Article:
Ofeibea Quist-Arcton

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Along the Chari and Logone rivers separating Cameroon from Chad's capital, four flat-bottomed boats, mounted with machine guns, brimming with Chadian and other special forces, round the curve as they approach the riverbank.

Forming an assault force, heavily armed soldiers leap out of the vessels and race up a slope to take up positions while backup forces have their machine guns at the ready.

Marie-Victoire Carvalho Sow is busy in the annex to her kitchen in Dakar, dishing out giant ladles full of a traditional Senegalese Easter treat.

It's called ngalakh – a delectable mix of millet, groundnut (peanut) paste, bouye (the fruit of the baobab tree, which is also known locally as pain de singe or monkey bread), sugar, vanilla essence and orange blossom.

She says every year, Catholics make this special food for Good Friday and it's savored over Easter weekend.

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RACHEL MARTIN, HOST:

To the Democratic Republic of Congo next, where political tension is mounting. Opposition is calling for the president to step down. A peace deal has stalled. Here's NPR's Ofeibea Quist-Arcton.

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STEVE INSKEEP, HOST:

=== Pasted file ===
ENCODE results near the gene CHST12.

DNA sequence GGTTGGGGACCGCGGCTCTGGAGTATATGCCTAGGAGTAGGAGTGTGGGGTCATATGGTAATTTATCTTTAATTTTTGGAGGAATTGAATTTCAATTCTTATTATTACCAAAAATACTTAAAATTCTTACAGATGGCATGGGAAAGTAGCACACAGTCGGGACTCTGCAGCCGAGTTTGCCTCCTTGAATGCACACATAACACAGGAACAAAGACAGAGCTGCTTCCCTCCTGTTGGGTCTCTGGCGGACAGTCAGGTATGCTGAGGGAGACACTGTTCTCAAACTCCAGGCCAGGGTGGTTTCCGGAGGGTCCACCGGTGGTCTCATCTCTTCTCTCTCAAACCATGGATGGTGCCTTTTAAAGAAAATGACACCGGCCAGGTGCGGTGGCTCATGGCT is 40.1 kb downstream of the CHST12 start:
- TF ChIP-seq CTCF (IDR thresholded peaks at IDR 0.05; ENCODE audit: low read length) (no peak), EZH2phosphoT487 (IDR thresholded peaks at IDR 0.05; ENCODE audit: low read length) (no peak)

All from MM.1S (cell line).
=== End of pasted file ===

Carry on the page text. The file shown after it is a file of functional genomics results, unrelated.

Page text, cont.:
Cross-border counterterrorism investigations and crisis response are priorities for regional forces battling Boko Haram insurgents. The U.S. military and law enforcement are working with African allies to enhance technique, preparedness and collaboration.

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RACHEL MARTIN, HOST:

It's been more than a month since Nigeria's president, Muhammadu Buhari, traveled to London on what was billed as two weeks' vacation — with routine medical check-ups. He hasn't been back home since.

His government says the 74-year-old is in good health. But many Nigerians are not convinced and wonder whether their president is gravely ill — or worse.

Buhari's long absence comes amid Nigeria's worst economic crisis in years and other pressing national problems, including a famine in the northeast, the region badly hit by extremist Boko Haram violence.

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STEVE INSKEEP, HOST:

A prominent Muslim leader in Nigeria is making a point about a common practice in Islam. He says if people are worried about poverty or terrorism, they should consider how those problems can be made worse by polygamy. Here's NPR's Ofeibea Quist-Arcton.

President Robert Mugabe turns 93 on Tuesday, making him the oldest president in Africa — and the world. He's the only leader most Zimbabweans have ever known, spending nearly 37 years at the helm since independence from Britain and the end of white minority rule in Rhodesia in April 1980.

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